Click here to watch the recording of SDC’s Community Engagement Series presentation with Richard Rothstein.

MILWAUKEE, WI, April 21, 2022 – “Every Metropolitan area is residentially segregated. Milwaukee is no different,” declares Richard Rothstein. “How can we continue to live in an apartheid society?”

With the census reconfirming Milwaukee as one of the most segregated cities in the United States, hundreds of people joined the Social Development Commission (SDC) and Richard Rothstein on Monday for a conversation on racial segregation and redlining.

As part of SDC’s Community Engagement Series, Rothstein presented findings from his best-selling nonfiction book, “The Color of Law: A Forgotten History of How Our Government Segregated America.” Using his studies and research, Rothstein explains how government policies have impacted generations of African-Americans leading to socio-economic inequalities.

“They exist in Milwaukee and across the country,” Rothstein stated during the luncheon. “Racially explicit written policies by the Federal government.

Following Rothstein’s presentation, Frank Martinelli presented an exercise on the root causes of poverty, self-advocacy, and what true civic engagement looks like.

“Keep asking why are things this way to get to the root cause”, Martinelli said.

“We have the power,” remarked SDC CEO Dr. George Hinton. “I’m excited about the work that we are doing at SDC. We are here to be the convening agency, bringing people together to make significant transformational change.”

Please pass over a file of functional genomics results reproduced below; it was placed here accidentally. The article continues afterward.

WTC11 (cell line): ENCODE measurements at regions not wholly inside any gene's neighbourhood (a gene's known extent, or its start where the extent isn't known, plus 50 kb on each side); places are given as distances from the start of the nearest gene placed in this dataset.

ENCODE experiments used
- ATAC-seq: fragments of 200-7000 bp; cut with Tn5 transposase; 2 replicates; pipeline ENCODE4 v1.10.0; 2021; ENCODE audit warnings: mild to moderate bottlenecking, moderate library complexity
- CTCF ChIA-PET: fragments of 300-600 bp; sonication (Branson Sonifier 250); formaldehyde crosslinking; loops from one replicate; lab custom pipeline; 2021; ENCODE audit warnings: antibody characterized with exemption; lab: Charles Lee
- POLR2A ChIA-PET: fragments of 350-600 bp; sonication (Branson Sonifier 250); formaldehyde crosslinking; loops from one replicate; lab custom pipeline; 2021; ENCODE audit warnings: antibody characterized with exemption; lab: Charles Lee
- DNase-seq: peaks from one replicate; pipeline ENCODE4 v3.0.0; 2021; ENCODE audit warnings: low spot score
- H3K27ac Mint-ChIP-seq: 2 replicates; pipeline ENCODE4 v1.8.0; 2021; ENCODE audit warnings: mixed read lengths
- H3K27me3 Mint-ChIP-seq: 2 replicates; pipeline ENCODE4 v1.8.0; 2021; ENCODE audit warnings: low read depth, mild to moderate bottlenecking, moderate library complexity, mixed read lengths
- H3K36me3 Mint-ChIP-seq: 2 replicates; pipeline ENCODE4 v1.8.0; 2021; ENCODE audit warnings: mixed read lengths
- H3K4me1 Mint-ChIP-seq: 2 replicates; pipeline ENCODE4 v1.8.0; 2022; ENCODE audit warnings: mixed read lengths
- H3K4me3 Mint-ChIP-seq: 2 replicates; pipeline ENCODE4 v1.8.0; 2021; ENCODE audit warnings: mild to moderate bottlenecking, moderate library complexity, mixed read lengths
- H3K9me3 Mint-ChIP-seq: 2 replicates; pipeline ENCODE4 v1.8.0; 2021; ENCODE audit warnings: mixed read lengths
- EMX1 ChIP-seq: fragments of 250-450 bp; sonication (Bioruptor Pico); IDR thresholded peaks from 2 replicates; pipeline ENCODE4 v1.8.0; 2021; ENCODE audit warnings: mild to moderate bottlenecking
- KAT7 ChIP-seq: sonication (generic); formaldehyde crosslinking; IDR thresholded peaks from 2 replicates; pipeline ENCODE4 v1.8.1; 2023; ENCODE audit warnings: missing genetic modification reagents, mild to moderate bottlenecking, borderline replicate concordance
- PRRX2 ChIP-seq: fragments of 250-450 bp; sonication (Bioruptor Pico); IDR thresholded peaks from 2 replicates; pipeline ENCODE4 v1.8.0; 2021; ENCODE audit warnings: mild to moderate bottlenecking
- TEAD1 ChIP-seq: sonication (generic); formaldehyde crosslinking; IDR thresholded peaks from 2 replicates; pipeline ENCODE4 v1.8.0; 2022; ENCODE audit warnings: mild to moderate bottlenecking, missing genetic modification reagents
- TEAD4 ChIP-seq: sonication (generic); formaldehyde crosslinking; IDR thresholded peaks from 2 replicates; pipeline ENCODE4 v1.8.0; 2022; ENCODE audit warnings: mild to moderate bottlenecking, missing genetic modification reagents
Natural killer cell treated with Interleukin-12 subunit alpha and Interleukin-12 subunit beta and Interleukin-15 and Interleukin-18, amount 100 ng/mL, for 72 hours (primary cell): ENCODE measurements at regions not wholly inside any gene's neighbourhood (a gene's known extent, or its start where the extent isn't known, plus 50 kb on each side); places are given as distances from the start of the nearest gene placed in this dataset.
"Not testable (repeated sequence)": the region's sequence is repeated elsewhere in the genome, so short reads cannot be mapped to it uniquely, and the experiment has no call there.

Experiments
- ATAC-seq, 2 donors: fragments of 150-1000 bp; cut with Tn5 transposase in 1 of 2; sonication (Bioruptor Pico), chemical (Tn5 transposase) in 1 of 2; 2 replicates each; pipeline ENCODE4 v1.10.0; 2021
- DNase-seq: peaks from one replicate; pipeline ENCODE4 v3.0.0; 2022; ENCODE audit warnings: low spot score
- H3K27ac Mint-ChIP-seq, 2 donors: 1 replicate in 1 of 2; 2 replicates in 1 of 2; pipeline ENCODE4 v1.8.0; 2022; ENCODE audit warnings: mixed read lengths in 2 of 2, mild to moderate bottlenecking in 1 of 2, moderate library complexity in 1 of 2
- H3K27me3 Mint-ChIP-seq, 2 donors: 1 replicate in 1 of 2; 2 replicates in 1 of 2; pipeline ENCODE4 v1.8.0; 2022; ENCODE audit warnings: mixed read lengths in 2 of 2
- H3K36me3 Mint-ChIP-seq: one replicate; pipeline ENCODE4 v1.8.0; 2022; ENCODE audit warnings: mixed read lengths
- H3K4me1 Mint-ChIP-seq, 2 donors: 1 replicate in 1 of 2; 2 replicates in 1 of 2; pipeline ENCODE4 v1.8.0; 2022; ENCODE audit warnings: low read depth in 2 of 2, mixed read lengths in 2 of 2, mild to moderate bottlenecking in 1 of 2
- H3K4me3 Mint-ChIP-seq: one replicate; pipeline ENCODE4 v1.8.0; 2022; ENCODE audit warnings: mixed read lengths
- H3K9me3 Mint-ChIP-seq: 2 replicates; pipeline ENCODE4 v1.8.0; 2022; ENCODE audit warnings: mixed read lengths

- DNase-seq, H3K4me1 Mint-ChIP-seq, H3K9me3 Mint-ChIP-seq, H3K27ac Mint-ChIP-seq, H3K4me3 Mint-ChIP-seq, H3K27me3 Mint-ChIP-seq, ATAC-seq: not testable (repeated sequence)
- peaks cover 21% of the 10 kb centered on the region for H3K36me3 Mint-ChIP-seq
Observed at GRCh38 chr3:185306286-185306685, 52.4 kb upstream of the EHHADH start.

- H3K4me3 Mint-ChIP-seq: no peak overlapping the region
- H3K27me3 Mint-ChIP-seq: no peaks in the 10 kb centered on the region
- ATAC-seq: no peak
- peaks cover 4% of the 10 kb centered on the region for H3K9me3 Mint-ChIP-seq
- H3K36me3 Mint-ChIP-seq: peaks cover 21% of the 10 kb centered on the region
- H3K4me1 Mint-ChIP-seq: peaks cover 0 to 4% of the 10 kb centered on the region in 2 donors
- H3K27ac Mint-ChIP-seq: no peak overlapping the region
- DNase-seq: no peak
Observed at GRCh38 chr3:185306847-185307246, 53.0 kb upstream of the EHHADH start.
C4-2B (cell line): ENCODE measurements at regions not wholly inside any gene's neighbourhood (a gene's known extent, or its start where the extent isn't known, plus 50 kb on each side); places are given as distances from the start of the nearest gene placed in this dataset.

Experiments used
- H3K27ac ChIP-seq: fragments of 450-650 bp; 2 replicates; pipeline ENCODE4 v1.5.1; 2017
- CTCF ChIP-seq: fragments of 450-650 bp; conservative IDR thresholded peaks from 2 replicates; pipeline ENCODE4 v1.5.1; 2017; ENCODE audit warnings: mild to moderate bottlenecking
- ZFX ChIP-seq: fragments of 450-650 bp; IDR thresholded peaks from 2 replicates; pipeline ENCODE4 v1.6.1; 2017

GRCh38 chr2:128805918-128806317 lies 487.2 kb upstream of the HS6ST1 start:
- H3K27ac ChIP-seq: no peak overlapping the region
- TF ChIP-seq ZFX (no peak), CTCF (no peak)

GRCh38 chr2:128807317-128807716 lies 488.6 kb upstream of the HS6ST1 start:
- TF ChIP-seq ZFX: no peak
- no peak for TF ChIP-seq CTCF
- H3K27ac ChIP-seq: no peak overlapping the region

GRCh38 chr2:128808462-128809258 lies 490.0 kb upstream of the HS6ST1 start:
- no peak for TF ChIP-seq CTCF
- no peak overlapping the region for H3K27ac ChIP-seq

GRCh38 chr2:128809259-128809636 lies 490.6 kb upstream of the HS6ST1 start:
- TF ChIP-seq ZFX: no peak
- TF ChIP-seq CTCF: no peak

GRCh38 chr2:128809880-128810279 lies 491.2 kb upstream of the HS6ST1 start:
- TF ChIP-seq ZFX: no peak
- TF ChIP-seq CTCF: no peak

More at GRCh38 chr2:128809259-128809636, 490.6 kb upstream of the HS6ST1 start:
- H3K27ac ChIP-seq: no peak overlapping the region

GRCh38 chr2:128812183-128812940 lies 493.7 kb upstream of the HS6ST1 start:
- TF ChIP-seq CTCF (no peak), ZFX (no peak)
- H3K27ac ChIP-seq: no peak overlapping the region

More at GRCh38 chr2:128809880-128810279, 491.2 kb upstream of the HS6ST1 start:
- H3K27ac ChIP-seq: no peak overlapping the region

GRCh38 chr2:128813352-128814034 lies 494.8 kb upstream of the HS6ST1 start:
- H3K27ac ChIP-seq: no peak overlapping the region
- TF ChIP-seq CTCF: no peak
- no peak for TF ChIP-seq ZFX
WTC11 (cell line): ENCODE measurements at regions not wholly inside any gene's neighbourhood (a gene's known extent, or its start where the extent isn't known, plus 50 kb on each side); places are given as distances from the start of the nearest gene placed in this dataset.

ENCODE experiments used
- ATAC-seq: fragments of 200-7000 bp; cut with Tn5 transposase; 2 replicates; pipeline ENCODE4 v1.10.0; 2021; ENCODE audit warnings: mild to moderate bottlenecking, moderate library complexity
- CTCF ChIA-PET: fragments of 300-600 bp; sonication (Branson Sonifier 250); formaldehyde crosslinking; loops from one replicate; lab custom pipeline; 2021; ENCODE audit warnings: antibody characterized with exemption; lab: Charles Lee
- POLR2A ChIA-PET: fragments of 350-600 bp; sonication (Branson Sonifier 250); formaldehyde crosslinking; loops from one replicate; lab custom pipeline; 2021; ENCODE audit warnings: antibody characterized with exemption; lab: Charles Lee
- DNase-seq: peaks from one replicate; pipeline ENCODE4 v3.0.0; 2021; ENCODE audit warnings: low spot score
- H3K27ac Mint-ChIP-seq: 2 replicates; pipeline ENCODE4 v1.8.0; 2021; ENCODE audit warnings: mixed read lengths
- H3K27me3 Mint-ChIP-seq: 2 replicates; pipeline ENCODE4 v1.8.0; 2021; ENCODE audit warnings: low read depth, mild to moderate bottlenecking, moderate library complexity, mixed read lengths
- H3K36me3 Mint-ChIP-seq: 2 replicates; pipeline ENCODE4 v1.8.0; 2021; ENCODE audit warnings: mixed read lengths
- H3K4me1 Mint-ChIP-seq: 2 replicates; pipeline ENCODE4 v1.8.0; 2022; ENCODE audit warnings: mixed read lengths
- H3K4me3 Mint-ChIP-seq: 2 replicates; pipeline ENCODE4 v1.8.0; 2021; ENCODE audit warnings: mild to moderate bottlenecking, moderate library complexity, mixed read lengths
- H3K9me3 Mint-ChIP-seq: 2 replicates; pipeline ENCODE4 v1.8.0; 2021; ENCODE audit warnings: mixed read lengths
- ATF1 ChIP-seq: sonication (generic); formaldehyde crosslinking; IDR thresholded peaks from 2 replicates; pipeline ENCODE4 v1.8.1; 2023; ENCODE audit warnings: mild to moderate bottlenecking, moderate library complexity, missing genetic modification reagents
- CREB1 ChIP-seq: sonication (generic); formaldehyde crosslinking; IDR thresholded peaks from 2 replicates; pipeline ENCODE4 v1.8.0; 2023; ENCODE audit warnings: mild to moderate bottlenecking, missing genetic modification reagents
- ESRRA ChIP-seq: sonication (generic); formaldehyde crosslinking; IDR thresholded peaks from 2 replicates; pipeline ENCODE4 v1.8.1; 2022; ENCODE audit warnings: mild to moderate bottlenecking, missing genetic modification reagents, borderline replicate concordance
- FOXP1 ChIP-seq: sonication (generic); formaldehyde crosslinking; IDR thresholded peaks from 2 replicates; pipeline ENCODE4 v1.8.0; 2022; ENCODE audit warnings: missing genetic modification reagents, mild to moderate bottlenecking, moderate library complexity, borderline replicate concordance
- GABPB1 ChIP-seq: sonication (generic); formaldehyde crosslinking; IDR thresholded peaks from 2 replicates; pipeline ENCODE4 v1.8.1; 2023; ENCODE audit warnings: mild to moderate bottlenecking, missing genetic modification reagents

SDC’s next Community Engagement Series presentation is scheduled for Thursday, July 28, 2022. Save the date for the 2022 Summit on Poverty at the Wisconsin Center from October 25-27, 2022.

Richard Rothstein is a Distinguished Fellow of the Economic Policy Institute and a Senior Fellow (emeritus) at the Thurgood Marshall Institute of the NAACP Legal Defense Fund. Through his book, The Color of Law, he recovers a forgotten history of how federal, state, and local policy explicitly segregated metropolitan areas nationwide, creating racially homogenous neighborhoods in patterns that violate the Constitution and require remediation. He is also the author of many other articles and books on race and education. Previous influential books include Class and Schools: Using Social, Economic and Educational Reform to Close the Black–White Achievement Gap and Grading Education: Getting Accountability Right.

Frank Martinelli has over 35 years of work, training and consulting experience with a variety of nonprofit and public sector organizations. He is president of the Center for Public Skills Training where he specializes in strategic planning, governing board development, and community partnership and alliance building.

For more than 50 years, the Social Development Commission (SDC) has served as a planner, coordinator, and provider of human service programs for low-income individuals and families in Milwaukee County. The mission of the Social Development Commission is to empower Milwaukee County residents with the resources to move beyond poverty.


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